What’s Happening Inside Your Mouth?
The mouth is filled with hundreds of different types of bacteria living on our tongue, gums, teeth and other parts of the mouth. Some are friendly bacteria while some can cause damage such as those that actively take part in the tooth decay process.
Tooth decay occurs due to an infection from a certain bacteria that consume sugar in food and produce acids. Over time, the acid can cause damage leading to a tooth cavity.
Inside the mouth, a war between bacteria and sugar vs. saliva and fluoride happens. Whenever you consume something containing sugar or starch, bacteria use them and secrete acids, which then start to corrode the tooth enamel.
The minerals present in the saliva such as phosphate and calcium, with fluoride from the toothpaste and water help the enamel repair itself by coating the tooth enamel and replacing the lost minerals from the acid attack.
Every day, our mouth undergoes this process of losing and replacing minerals.
How a Cavity Develops
A cavity develops when a tooth is frequently exposed to acid. For instance, if you drink or eat food containing sugar more often, this causes a repeated attach on the enamel, causing more minerals to lose.
A sign of early decay is a white spot on the tooth. This is the stage where a decay can be reversed. Enamel can self-repair provided there’s minerals available from saliva and toothpaste or other sources.
However, the tooth decay process persists when more minerals will be lost. Eventually, it weakens and destroys enamels and a cavity forms. A dental cavity is permanent and can be repaired using a filler.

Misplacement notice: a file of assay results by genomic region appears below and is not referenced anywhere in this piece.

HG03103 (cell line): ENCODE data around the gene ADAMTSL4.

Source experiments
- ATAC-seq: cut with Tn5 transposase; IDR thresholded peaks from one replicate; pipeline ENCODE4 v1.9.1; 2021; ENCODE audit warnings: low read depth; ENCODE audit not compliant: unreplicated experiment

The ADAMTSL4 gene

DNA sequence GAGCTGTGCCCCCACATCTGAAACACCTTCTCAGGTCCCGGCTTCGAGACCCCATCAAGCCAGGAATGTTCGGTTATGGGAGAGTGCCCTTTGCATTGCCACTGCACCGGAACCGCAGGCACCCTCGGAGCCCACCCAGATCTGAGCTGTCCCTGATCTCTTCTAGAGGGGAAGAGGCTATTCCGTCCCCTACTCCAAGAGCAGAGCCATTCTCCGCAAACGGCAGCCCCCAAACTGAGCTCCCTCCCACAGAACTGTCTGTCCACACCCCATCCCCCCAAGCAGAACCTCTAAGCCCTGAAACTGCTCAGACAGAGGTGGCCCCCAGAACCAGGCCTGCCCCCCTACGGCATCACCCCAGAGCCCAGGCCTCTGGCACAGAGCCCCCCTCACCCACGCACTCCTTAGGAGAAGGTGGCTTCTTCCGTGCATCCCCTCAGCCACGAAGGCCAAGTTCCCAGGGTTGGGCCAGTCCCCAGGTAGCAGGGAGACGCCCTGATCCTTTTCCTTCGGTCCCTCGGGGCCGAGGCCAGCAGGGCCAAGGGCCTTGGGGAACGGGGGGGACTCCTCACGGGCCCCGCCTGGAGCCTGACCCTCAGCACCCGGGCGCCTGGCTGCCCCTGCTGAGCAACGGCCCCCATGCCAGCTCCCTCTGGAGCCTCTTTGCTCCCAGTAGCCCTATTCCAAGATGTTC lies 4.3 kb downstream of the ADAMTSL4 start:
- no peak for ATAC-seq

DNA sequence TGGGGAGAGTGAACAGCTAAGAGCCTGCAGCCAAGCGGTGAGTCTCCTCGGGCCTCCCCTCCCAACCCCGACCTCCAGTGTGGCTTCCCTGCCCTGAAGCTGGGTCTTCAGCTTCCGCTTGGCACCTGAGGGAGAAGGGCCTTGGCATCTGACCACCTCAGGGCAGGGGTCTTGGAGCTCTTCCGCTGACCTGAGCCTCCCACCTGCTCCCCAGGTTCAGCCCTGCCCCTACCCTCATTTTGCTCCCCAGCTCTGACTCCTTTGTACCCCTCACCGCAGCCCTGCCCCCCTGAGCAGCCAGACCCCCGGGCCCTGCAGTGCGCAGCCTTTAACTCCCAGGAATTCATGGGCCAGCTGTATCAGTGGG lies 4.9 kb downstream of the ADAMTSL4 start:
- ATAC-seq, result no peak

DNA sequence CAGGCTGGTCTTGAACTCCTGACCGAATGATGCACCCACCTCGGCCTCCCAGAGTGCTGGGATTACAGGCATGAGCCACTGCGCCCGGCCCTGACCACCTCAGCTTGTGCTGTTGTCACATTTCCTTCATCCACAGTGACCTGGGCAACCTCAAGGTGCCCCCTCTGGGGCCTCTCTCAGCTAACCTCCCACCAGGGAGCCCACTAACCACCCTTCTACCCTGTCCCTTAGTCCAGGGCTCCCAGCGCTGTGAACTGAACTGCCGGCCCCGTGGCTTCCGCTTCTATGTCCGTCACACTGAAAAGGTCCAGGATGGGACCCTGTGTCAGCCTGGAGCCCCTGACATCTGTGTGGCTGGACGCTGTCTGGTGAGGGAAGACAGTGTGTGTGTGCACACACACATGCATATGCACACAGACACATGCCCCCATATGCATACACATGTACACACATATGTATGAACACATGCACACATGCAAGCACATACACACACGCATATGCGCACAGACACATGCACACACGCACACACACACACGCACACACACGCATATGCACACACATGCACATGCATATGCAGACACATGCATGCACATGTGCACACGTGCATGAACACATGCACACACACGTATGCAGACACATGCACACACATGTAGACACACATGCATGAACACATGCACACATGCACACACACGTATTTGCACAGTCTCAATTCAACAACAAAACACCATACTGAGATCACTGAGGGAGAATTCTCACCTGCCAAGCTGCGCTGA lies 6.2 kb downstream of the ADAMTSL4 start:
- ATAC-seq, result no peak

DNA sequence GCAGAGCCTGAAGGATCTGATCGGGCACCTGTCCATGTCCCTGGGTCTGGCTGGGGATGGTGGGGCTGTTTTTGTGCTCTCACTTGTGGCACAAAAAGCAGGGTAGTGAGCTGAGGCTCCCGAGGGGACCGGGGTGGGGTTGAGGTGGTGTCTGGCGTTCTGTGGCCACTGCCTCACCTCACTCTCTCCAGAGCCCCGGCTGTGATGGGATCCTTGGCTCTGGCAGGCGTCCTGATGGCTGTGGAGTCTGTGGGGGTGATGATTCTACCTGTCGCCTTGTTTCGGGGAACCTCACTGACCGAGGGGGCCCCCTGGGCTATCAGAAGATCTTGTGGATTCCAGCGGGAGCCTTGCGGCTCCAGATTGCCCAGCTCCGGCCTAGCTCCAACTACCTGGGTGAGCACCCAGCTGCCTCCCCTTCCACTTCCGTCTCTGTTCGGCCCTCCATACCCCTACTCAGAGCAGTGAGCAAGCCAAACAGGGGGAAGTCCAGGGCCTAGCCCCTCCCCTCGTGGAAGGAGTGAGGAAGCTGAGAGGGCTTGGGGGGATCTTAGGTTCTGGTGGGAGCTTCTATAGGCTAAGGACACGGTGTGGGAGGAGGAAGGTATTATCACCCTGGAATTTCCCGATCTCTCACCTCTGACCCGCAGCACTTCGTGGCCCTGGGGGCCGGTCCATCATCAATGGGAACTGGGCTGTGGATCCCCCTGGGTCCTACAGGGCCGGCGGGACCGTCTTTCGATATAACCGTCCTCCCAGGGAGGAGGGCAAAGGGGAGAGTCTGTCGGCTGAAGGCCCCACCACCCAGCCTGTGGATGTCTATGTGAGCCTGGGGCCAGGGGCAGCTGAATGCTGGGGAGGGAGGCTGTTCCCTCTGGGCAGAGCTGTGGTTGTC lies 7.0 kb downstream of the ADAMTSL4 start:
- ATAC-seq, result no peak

How to Reverse the Tooth Decay Process
1. Use Flouride. Flouride is beneficial for the teeth as it prevents mineral loss and replaces lost mineral on the enamel. Further, it lowers the ability of bacteria to create acid. You can easily get fluoride from drinking fluoridated water and toothbrushing with a fluoride toothpaste.
Your child’s pediatric dentist can prescribe fluoride gel or varnish for tooth surfaces, fluoride mouth rinse or fluoride tablets if he or she needs more fluoride. If you child drinks only bottled water, visit your dentist to know whether your child needs supplemental fluoride in the form of gel, tablet or varnish.
2. Monitor your child’s diet. Take note that every time your child eats or drinks something with sugar, bacteria inside the mouth use it to produce acids. That is why always keep an eye on what they eat and how often they eat it.
- Save candies, soda, biscuits, cookies and other sugary beverages on special occasions.
- Reduce between-meal snacks
- Limit fruit juice.
- Be sure the child does not eat or drink anything after bedtime toothbrushing. Since the flow of saliva decreases during sleep, the teeth becomes vulnerable to acid attack and are less able to replace lost minerals.
4. Have regular dental check-ups. Bring your child to the dentist for examinations and cleaning.